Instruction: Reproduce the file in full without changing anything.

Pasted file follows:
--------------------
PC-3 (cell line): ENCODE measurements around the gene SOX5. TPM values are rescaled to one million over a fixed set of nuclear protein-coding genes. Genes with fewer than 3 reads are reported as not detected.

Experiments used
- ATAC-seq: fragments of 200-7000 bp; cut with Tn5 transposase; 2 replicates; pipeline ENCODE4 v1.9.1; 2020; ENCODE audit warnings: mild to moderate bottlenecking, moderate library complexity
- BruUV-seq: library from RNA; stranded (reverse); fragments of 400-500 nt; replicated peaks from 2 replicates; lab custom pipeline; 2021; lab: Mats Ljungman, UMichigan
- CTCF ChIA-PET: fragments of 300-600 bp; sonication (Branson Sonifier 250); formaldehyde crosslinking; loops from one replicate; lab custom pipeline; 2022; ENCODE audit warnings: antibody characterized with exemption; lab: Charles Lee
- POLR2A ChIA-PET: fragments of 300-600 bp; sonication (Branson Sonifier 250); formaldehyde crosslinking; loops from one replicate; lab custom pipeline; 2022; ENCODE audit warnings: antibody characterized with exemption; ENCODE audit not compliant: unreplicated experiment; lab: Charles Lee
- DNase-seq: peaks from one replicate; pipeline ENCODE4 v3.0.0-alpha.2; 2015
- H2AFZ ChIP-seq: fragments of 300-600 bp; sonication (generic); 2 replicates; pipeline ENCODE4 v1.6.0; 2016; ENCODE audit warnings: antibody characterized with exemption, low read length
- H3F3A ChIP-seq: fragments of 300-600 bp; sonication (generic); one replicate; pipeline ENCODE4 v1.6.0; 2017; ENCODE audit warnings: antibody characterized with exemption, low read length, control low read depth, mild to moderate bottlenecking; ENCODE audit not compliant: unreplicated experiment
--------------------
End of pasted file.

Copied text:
PC-3 (cell line): ENCODE measurements around the gene SOX5. TPM values are rescaled to one million over a fixed set of nuclear protein-coding genes. Genes with fewer than 3 reads are reported as not detected.

Experiments used
- ATAC-seq: fragments of 200-7000 bp; cut with Tn5 transposase; 2 replicates; pipeline ENCODE4 v1.9.1; 2020; ENCODE audit warnings: mild to moderate bottlenecking, moderate library complexity
- BruUV-seq: library from RNA; stranded (reverse); fragments of 400-500 nt; replicated peaks from 2 replicates; lab custom pipeline; 2021; lab: Mats Ljungman, UMichigan
- CTCF ChIA-PET: fragments of 300-600 bp; sonication (Branson Sonifier 250); formaldehyde crosslinking; loops from one replicate; lab custom pipeline; 2022; ENCODE audit warnings: antibody characterized with exemption; lab: Charles Lee
- POLR2A ChIA-PET: fragments of 300-600 bp; sonication (Branson Sonifier 250); formaldehyde crosslinking; loops from one replicate; lab custom pipeline; 2022; ENCODE audit warnings: antibody characterized with exemption; ENCODE audit not compliant: unreplicated experiment; lab: Charles Lee
- DNase-seq: peaks from one replicate; pipeline ENCODE4 v3.0.0-alpha.2; 2015
- H2AFZ ChIP-seq: fragments of 300-600 bp; sonication (generic); 2 replicates; pipeline ENCODE4 v1.6.0; 2016; ENCODE audit warnings: antibody characterized with exemption, low read length
- H3F3A ChIP-seq: fragments of 300-600 bp; sonication (generic); one replicate; pipeline ENCODE4 v1.6.0; 2017; ENCODE audit warnings: antibody characterized with exemption, low read length, control low read depth, mild to moderate bottlenecking; ENCODE audit not compliant: unreplicated experiment